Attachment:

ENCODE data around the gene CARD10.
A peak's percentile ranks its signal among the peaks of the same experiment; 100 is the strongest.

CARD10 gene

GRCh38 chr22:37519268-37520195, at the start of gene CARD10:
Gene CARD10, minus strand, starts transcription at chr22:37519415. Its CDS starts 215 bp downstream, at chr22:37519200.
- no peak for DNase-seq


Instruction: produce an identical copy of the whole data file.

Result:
ENCODE data around the gene CARD10.
A peak's percentile ranks its signal among the peaks of the same experiment; 100 is the strongest.

CARD10 gene

GRCh38 chr22:37519268-37520195, at the start of gene CARD10:
Gene CARD10, minus strand, starts transcription at chr22:37519415. Its CDS starts 215 bp downstream, at chr22:37519200.
- no peak for DNase-seq